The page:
The Split Personality of Christianity: Fundamentalism versus Philosophical

Brian Worley   

Christianity has had this split personality for some time now. On one hand you have the obsessive fundamentalist side that is aggressive in nature. On the other hand you have the calm and steady philosophical or cultural (PC) side that has made positive contributions to society.  Why should  this duality be ignored by skeptics and perpetuated by Christians? If Christians were to "clean their house", I think a reasonable case for a sustainable Christianity could be made. 

An Episode of Christian Rivalry: A Brief look at Yale

 Back in the day, one of my favorite Homiletics (the study of preaching) writers was a Christian man that was often referred to as a Christian humanist.  I am referring to Phillips Brooks, his excellent book is called "Lectures on Preaching". This book is only one jewel from a source that will surprise many of you. This 1876 lecture was the sixth annual discourse in The Lyman Beecher Lectureship on Preaching presented by the Yale Divinity School in New Haven, Connecticut.  One of these lecturing men, Matthew Simpson, participated in the funeral of former US President, Abraham Lincoln. This lectureship series still continues up until the present day. 

One of the early presidents of Yale, Timothy Dwight, was the grandson of the heralded revivalist preacher Jonathan Edwards whose famous sermon "Sinners in the Hands of an Angry God" garnered historical significance.  Timothy Dwight accepted the presidency of Yale college in 1795. Dwight's grandson, also named Timothy, later accepted the Yale presidency in 1886 and under his direction the college became a university. 

The question might be asked, why speak so much about Yale and what role does the university play in this article? The purpose is to briefly touch upon the history of an Ivy League School in order for the reader to get a glimpse into an enduring struggle within Christianity.  In 1795, when the elder Timothy Dwight took his leadership role, most Yale men scoffed at the idea of divine revelation.  He battled the many forms of skepticism in his day (Mr. Dwight was the Professor of the Divinity School as well as President of Yale College at the same time).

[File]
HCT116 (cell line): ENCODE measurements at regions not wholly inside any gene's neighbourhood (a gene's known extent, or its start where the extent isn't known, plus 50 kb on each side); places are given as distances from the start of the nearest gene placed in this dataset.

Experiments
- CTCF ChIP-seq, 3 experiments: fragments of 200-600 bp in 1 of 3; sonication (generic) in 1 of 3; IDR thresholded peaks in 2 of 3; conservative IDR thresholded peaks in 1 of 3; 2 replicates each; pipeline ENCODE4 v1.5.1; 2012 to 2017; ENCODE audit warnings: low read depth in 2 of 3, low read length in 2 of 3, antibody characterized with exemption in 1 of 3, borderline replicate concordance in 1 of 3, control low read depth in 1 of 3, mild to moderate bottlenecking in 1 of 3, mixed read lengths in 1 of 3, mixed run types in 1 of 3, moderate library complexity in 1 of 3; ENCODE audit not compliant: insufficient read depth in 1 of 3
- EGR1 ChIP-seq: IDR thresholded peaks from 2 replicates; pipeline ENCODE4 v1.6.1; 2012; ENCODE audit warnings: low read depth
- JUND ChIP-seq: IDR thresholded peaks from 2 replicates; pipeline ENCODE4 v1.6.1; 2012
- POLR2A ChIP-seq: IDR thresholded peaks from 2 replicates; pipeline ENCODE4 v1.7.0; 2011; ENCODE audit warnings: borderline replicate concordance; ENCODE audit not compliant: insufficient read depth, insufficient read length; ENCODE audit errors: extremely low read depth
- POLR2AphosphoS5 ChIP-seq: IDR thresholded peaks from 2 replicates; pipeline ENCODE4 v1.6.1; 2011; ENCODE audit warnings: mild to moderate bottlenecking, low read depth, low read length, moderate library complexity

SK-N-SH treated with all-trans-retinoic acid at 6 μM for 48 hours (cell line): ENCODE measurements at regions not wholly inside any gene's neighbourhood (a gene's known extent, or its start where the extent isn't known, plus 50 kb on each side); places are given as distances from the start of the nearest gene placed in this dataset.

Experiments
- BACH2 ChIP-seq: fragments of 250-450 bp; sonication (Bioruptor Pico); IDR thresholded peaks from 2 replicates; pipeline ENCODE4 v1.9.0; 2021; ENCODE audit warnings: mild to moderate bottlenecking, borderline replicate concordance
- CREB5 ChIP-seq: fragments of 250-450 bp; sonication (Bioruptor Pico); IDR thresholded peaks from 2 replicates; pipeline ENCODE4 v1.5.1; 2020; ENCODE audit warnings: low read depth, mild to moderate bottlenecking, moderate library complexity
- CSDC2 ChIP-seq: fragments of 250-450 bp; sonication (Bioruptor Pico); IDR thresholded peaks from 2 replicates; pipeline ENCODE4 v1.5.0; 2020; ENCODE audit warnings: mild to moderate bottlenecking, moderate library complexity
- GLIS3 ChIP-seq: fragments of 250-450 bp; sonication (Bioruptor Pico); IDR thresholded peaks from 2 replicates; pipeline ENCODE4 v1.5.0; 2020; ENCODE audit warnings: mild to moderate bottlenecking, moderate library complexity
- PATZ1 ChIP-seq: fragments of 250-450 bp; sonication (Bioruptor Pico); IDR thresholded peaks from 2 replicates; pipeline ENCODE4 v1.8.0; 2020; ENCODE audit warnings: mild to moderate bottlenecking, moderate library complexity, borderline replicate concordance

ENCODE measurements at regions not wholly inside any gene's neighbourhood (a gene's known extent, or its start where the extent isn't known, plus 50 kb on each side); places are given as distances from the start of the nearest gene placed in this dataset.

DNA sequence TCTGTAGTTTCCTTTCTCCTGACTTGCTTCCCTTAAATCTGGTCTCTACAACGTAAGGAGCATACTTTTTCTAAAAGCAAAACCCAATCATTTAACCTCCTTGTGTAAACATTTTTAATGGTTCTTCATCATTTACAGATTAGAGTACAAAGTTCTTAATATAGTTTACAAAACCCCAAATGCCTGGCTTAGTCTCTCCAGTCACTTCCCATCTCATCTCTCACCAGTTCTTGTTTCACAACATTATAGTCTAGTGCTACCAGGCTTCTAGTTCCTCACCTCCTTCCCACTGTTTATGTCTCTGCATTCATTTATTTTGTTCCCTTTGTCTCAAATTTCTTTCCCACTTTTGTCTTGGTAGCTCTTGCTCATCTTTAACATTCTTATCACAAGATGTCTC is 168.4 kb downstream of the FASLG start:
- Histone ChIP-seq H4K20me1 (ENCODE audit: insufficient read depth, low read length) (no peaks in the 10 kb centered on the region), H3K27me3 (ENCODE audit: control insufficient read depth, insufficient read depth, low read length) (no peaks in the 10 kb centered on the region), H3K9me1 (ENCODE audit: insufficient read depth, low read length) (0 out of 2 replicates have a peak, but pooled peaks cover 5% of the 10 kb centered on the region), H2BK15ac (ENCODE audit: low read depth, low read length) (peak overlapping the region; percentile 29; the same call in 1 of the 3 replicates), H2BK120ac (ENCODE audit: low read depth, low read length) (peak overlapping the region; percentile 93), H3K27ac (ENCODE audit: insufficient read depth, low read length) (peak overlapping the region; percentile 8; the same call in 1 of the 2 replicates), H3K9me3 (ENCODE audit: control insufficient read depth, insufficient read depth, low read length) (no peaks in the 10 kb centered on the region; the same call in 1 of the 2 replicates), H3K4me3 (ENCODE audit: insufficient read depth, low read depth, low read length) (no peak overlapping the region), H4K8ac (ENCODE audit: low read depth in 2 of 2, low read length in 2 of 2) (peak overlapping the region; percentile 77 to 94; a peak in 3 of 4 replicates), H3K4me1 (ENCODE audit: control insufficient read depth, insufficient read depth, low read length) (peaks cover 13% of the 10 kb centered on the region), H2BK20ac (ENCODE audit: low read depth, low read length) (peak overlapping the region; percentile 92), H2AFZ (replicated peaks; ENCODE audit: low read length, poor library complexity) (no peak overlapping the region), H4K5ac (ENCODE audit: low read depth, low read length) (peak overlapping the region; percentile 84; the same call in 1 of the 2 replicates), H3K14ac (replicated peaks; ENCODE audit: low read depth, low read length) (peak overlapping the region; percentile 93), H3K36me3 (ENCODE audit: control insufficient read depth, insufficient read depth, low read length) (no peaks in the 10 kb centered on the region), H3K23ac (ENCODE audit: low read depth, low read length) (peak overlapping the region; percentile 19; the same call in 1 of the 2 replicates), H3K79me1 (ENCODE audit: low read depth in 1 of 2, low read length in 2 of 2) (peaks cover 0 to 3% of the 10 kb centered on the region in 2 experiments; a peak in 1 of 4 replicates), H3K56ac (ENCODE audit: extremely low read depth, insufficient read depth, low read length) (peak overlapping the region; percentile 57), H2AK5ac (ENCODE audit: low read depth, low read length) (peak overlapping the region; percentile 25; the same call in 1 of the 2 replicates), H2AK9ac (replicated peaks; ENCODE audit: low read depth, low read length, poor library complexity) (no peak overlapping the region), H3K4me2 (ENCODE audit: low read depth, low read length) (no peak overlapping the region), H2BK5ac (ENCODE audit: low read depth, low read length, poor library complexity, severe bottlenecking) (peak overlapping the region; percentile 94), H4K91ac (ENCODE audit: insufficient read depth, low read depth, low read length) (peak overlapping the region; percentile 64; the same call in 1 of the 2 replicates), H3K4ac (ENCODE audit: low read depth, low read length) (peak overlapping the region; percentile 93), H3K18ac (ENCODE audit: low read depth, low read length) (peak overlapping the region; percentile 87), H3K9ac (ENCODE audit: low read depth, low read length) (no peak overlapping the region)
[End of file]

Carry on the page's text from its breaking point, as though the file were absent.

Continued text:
Fundamentalism was abandoned by men of learning, while Philosophical or Cultural Christianity survived

 The point being made is that well over 200 years ago, educated men struggled about what role Christianity will play in society. Should Christianity be viewed as today's' Fundamentalists desire, or as a philosophical or cultural Christian consideration? 

Needless to say, men of learning abandoned the Fundamentalist version of Christianity a very long time ago. Some people within the Fundamentalist persuasion aware of this fact caution young men today about the dangers of a Christian Seminary education, they prefer to refer to it as a cemetery of once well intentioned men and women. Many of today's Christians would have to be classified as a Philosophical or Cultural (PC) Christians. They would laugh at you if they thought that you thought they actually took the Bible literally. 

Philosophical or Cultural Christians (PC) usually don't get offended when skeptics make fun of Christianity, many times it just isn't personal! These same Christians can also distance themselves from the Biblical position of creation and identify themselves holding to an evolutionary viewpoint and not see this as any compromise with Christianity. 

Checkmate: Fundamentalism Looses 

The greater skeptical movement when properly focused can virtually destroy the bible because it is morally perverted, internally inconsistent, historically incorrect, and scientifically wrong.  If this were a chess game, someone would have already proclaimed checkmate!  When the "truth" of the Bible is destroyed all you have left of Christianity is a philosophical view that the PC holds. I will later point out, that this view isn't all bad.